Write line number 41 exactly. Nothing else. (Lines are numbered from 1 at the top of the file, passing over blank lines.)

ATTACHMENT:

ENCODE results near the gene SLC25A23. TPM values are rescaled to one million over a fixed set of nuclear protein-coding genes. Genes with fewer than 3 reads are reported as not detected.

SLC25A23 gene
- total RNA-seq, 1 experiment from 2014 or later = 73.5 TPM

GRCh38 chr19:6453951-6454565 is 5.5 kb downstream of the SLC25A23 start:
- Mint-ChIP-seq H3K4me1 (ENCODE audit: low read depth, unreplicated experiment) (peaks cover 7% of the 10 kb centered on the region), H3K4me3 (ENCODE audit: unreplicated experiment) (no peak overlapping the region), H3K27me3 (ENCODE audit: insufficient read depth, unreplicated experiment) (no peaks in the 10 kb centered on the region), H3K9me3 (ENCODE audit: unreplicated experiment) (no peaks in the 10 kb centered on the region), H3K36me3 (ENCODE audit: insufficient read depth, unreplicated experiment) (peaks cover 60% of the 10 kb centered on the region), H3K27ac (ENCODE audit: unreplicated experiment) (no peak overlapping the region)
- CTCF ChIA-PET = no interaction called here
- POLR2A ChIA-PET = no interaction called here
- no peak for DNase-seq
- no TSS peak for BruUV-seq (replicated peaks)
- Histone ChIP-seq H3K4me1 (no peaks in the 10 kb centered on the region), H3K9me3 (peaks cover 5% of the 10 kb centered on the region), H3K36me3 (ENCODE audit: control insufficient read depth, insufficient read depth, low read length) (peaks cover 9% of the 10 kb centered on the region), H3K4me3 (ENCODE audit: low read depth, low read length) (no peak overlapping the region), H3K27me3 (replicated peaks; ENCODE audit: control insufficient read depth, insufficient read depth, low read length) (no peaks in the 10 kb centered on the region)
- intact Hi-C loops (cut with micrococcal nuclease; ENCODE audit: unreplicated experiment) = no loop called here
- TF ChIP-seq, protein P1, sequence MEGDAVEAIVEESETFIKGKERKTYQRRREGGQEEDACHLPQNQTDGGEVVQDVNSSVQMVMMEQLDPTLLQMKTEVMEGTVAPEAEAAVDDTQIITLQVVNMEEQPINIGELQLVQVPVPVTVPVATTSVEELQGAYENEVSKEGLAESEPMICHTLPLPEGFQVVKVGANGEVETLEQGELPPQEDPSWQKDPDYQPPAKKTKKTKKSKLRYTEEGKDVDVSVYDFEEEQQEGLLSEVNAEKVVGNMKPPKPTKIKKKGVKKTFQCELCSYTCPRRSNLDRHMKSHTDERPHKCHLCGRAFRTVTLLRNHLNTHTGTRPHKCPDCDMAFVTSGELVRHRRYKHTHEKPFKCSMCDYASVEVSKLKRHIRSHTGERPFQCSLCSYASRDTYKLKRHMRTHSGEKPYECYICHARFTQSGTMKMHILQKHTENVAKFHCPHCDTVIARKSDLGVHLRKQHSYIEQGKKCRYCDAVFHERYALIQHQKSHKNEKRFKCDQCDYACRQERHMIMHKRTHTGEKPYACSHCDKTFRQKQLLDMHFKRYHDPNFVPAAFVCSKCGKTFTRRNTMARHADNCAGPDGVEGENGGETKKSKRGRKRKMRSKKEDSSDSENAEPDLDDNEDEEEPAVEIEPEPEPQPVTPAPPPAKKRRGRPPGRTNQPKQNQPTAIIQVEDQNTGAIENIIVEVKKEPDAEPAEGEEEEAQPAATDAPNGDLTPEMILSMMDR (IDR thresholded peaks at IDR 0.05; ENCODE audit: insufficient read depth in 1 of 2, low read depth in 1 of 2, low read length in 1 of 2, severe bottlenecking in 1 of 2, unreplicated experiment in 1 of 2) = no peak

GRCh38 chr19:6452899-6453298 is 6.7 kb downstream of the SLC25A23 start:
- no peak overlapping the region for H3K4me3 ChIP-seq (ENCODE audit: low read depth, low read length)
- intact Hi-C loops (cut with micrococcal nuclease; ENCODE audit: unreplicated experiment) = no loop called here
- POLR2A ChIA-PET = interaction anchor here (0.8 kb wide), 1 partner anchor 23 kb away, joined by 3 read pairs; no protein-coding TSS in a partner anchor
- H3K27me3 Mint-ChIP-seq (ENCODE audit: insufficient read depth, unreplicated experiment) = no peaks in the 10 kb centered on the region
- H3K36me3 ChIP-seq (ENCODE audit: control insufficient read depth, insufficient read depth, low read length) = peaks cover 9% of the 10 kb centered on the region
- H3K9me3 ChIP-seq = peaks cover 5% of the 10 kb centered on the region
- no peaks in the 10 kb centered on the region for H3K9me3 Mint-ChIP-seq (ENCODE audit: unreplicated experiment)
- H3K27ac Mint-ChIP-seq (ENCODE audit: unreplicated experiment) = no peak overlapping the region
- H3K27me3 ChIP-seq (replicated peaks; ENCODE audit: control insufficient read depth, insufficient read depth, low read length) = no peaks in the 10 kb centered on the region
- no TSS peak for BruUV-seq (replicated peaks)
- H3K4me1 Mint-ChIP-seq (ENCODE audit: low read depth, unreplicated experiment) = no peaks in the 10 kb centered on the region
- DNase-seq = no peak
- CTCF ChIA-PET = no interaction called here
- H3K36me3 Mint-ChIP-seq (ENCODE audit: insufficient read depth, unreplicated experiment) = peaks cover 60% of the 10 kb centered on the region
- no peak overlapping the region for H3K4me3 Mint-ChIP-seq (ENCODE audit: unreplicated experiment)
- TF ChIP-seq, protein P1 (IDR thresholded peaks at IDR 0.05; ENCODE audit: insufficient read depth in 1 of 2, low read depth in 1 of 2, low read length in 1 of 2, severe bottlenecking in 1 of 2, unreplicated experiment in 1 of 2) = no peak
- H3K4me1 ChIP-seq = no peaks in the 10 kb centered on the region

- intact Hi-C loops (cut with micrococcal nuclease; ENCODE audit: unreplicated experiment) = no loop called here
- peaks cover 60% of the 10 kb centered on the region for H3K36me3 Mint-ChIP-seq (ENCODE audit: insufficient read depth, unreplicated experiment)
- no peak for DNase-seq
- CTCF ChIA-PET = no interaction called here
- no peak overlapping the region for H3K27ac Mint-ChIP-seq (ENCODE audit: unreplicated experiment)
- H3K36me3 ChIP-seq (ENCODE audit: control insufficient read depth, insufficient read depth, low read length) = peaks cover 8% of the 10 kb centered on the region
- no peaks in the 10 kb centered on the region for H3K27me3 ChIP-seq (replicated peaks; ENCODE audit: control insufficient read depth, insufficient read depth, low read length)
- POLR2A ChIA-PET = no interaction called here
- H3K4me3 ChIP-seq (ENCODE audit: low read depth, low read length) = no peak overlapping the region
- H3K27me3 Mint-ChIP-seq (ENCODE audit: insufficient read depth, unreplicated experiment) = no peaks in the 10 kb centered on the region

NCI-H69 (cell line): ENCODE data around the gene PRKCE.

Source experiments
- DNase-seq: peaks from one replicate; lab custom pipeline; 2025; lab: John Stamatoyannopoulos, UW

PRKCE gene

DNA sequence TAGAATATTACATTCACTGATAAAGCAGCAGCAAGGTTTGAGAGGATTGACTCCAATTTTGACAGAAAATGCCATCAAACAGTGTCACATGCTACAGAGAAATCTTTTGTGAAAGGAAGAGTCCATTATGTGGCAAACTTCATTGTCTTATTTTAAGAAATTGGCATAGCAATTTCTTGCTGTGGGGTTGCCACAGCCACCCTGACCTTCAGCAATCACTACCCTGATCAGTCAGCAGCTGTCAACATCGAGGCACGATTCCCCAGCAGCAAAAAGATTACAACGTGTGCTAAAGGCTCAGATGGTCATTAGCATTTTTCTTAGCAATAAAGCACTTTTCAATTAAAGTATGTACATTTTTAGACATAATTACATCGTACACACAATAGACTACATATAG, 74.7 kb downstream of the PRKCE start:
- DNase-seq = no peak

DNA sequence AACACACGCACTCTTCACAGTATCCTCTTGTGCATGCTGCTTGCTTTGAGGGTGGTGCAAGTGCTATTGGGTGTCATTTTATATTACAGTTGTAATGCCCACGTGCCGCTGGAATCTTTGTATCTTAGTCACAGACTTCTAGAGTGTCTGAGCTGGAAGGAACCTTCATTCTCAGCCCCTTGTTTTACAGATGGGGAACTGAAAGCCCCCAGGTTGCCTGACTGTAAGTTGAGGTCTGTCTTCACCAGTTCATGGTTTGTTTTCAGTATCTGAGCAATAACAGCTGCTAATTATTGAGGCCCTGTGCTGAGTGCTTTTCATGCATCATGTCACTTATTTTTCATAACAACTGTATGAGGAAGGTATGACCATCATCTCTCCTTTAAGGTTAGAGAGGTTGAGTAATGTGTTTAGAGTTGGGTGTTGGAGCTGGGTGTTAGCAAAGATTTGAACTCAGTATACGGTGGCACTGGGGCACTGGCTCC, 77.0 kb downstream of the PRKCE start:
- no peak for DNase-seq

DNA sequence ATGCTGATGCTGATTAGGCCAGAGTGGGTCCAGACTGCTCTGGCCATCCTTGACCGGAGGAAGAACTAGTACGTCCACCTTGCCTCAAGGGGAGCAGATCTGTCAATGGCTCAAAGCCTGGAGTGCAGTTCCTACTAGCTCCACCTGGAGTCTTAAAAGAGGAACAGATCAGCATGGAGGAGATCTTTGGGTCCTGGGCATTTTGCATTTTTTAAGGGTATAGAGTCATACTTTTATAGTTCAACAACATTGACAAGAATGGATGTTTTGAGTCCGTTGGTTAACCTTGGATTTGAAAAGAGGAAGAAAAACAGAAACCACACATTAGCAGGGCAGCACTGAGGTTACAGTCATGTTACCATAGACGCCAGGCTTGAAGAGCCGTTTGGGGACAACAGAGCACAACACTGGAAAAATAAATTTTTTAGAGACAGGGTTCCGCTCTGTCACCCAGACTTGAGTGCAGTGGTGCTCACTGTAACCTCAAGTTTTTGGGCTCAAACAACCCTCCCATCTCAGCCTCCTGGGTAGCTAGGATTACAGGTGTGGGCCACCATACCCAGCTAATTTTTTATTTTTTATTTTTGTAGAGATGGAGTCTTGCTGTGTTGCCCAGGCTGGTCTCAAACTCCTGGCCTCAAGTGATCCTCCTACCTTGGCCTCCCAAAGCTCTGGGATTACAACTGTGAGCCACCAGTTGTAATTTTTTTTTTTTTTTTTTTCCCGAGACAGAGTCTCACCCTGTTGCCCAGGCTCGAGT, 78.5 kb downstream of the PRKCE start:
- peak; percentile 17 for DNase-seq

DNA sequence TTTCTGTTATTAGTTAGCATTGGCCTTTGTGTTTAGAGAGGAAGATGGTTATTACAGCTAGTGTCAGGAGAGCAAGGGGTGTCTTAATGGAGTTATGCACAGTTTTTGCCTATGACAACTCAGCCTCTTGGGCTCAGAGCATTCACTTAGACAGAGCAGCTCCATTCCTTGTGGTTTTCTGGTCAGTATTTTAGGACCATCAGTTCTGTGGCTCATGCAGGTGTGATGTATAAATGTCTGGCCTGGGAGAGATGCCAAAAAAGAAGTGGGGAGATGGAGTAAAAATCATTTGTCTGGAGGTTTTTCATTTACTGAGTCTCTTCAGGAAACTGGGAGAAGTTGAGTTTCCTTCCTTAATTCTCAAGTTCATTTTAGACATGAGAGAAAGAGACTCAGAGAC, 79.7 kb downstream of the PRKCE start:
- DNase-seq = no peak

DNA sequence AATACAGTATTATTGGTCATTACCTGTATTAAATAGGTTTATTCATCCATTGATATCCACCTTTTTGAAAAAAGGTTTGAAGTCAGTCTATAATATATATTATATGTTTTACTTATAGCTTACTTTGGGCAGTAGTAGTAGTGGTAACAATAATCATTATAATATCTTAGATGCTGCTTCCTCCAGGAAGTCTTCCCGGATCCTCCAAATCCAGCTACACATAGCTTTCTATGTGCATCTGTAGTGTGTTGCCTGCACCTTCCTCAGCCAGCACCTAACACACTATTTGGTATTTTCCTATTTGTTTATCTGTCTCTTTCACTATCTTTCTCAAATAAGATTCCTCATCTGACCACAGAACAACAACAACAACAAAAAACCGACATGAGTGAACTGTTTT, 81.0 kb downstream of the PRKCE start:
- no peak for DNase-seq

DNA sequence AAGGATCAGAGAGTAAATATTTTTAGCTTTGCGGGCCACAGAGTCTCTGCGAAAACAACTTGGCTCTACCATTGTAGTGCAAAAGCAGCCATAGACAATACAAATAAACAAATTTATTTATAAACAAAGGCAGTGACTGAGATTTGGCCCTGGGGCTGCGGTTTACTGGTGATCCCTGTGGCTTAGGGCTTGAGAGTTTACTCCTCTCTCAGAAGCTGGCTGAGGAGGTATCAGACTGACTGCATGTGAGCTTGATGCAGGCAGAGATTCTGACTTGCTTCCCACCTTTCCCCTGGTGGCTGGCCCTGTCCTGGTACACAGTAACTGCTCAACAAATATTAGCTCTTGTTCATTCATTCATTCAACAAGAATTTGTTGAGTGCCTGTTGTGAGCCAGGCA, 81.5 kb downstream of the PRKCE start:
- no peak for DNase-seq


NCI-H69 (cell line): ENCODE data around the gene PRKCE.